About a week ago I was lucky enough to spend four days in Tbilisi Georgia, as a part of an amazing Euroclio project: Innovating History Teaching in the Black Sea region.
It was an incredible experience and a brilliant project, aimed at getting history educators from across the region to share history teaching ideas on culture and multiple perspectives, so they can become more tolerant of each other.
Educators from Georgia, Armenia, Ukraine and Azerbaijan all worked together in harmony. Pretty impressive because some of these countries are war with each other!
It is a brilliant project which keeps teaching history as a discipline as its central thrust . It’s aims are the same as the true heroes in English history teaching: SHP:
- To get children and young people to become curious, to develop their own opinions and values based on a respect for evidence, and to build a deeper understanding of the present by engaging with and questioning the past.
Where is the irony in all of this you may ask? This is indeed noble work.
Well, carry on reading and you may spot it….
Across the region history is one of, if not the most important subject in the curriculum. It has traditionally been taught in the old Soviet brainwashing style: as facts to be remembered and regurgitated about each countries individual national story.
The pedagogical approach is too often that of remembering carefully selected official information. The more information kids can cram in their heads the better the marks they get in exams, the better they do, the better the job they will get.
The teacher tells the kids what to know – that the people and their country are great. There is no room for questioning the value of the evidence presented nor for allowing kids to form their own judgements or look at things from different perspectives. The exam system is based on remembering facts and there is little motivation to teach history as a discipline.
All the people I met want to try and change this. They are creating lesson plans and resources to share that attempt to teach history from different perspectives, that engage with evidence and help children work as real historians.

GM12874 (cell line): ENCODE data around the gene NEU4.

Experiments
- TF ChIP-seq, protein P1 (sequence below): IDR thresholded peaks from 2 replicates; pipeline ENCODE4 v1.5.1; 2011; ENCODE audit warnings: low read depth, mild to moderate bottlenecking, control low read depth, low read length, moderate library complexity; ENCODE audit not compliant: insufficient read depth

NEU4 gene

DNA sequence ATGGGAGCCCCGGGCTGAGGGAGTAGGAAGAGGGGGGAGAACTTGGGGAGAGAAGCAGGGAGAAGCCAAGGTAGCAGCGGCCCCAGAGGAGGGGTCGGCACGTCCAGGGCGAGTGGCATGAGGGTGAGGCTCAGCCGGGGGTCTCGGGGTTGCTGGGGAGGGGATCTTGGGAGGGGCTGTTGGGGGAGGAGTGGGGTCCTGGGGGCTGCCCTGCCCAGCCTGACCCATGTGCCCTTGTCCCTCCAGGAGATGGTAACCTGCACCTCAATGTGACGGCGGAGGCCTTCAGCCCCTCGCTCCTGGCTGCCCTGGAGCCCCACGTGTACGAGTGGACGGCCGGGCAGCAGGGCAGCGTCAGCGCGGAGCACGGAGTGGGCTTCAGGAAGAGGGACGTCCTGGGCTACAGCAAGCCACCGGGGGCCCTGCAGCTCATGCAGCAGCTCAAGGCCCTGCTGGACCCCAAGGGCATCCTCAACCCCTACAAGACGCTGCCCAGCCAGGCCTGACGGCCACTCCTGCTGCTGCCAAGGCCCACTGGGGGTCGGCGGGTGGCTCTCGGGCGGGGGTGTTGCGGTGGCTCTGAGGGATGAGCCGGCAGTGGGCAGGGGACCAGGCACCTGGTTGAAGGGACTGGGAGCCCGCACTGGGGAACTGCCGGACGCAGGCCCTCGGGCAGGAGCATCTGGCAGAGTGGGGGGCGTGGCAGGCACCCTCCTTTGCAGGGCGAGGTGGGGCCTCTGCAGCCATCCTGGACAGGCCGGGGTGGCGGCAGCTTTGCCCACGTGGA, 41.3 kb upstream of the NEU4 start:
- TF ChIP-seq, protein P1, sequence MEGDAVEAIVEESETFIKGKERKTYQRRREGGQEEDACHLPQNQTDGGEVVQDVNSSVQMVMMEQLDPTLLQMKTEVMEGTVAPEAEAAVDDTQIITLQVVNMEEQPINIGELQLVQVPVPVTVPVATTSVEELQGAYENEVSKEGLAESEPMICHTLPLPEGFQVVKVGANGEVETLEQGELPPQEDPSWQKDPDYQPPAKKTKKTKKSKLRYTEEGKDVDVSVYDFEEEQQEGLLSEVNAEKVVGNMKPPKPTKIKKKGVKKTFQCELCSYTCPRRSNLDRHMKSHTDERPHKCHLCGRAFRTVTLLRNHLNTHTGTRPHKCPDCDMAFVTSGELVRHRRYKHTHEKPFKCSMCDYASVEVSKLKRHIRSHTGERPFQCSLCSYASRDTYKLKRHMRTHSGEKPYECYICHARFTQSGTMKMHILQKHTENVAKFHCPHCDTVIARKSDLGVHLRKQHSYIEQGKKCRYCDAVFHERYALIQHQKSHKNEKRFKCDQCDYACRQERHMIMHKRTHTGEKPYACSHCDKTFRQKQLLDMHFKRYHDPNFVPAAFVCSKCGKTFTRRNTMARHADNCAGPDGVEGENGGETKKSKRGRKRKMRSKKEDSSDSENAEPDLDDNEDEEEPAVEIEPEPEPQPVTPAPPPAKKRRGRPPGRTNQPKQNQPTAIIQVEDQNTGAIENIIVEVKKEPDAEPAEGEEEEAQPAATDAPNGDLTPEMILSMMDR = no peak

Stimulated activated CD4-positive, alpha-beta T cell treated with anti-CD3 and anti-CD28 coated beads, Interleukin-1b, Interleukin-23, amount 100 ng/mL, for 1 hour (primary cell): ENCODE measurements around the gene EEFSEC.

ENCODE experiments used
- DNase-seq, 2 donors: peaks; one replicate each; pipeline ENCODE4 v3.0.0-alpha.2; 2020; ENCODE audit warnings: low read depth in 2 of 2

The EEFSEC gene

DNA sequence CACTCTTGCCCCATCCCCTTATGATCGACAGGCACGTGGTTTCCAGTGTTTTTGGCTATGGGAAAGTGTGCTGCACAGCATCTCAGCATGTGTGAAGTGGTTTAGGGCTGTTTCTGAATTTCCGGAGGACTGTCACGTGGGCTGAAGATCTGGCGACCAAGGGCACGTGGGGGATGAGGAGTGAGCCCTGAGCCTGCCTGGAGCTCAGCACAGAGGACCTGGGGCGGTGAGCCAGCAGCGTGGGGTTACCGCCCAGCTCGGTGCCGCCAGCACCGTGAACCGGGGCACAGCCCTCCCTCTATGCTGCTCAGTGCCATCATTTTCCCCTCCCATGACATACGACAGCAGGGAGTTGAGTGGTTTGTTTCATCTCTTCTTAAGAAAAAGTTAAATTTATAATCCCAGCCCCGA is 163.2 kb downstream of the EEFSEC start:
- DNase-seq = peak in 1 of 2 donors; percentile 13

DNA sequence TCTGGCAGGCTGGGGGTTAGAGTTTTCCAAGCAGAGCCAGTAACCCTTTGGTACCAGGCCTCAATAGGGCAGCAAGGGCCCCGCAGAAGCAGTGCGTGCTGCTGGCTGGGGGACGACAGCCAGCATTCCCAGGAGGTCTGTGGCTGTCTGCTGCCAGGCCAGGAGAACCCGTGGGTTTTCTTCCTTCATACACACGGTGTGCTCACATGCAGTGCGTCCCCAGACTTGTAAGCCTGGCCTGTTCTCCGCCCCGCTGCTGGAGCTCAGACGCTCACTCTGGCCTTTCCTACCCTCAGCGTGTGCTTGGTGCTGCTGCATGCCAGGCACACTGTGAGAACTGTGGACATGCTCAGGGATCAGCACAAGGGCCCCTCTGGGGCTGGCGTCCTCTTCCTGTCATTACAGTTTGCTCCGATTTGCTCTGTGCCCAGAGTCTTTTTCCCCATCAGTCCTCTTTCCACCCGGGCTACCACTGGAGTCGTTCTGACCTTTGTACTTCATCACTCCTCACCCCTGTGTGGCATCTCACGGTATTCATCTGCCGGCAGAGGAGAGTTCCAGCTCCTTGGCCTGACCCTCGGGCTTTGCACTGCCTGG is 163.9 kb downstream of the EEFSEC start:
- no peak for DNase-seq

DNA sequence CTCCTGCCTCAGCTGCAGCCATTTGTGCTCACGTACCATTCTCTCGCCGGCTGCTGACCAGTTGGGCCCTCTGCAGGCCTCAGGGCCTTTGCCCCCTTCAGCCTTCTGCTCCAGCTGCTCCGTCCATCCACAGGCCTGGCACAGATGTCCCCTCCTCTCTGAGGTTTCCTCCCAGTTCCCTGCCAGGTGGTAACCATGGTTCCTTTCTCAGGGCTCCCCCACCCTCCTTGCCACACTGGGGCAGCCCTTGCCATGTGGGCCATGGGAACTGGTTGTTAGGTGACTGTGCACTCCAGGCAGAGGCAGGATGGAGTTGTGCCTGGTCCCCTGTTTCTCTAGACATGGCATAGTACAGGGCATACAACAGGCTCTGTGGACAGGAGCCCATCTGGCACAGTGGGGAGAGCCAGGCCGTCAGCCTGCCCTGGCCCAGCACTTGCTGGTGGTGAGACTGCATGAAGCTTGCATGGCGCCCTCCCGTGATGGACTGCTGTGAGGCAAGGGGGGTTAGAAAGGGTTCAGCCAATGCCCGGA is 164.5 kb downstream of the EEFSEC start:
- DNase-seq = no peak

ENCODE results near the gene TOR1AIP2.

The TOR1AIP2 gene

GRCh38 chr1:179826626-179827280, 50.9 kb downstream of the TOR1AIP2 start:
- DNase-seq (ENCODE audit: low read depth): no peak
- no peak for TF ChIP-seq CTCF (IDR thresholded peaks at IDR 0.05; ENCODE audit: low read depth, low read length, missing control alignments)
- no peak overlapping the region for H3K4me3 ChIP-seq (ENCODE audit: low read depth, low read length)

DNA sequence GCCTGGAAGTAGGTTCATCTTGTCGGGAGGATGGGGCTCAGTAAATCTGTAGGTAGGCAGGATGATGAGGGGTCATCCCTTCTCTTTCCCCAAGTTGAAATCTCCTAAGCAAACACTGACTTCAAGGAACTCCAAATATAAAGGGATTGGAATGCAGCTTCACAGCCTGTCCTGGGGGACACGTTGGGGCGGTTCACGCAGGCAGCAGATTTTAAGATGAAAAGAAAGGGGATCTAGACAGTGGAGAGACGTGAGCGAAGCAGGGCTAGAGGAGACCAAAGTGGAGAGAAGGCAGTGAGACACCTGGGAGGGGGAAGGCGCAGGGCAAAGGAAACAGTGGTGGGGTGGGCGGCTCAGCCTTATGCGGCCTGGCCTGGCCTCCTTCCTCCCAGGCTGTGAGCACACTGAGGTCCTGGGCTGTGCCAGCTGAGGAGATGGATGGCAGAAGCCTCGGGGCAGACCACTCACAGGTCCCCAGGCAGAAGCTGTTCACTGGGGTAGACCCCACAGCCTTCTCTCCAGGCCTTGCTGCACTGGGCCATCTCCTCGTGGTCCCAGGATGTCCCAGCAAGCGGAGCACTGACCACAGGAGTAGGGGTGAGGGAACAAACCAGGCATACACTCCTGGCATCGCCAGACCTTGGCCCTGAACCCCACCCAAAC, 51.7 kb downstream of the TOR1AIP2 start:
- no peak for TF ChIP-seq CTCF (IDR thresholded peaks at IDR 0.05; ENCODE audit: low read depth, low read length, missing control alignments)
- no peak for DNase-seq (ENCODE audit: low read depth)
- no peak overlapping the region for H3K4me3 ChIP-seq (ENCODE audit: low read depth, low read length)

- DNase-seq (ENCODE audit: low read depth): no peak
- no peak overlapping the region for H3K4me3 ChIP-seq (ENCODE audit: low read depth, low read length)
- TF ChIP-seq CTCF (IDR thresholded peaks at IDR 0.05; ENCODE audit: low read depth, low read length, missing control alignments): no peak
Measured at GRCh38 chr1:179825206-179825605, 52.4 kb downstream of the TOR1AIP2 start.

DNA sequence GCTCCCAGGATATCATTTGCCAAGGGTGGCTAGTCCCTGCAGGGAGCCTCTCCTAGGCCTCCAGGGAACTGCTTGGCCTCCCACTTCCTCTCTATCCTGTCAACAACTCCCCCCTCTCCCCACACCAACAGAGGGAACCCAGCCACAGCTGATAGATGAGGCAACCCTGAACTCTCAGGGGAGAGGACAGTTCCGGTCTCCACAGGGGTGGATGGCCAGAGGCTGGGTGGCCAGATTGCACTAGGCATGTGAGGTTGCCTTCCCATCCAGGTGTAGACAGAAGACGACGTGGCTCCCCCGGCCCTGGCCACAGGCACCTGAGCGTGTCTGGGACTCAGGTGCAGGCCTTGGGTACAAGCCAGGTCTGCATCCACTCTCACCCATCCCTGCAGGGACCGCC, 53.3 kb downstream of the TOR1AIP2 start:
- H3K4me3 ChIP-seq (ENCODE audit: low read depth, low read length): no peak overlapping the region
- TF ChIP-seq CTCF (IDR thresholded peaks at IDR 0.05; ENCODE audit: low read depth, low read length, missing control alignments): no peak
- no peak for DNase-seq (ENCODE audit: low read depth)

The great and inspiring people involved look to the West and to England in particular as the place to learn from. The place where history teaching is truly awe inspiring…all the stuff we take for granted they want their history teachers to be able to do (our principles for enquiry).They would give their right arm for a publication like Teaching History!
Spotted the irony?
Here is a group of dedicated people who are trying their hardest to overcome some serious barriers and improve the quality of history teaching. They want kids to look at both sides of the argument, to analyse evidence, to draw their own conclusions, to see how history is constructed.
They want to influence policy makers in their country to change the history curriculum to a more skills based curriculum and to look at content from different perspectives.
While all of this work is going on in really difficult circumstances, here we are in England with a Minister for Education who appears to want to do the exact opposite!
We have a proposed history curriculum which values content for content’s sake and values remembering information for its own sake above a real understanding of how history is constructed. In fact the way it has been put on the table appears to be decidedly undemocratic….
Kind of ironic, eh?
Anyway, to end this post I propose a toast, in respect of Georgian tradition, I raise a glass to Euroclio and all of the wonderful people involved in Innovating History Teaching in the Black Sea region! You truly are doing an amazing job – one which our policy makers could learn an awful lot from.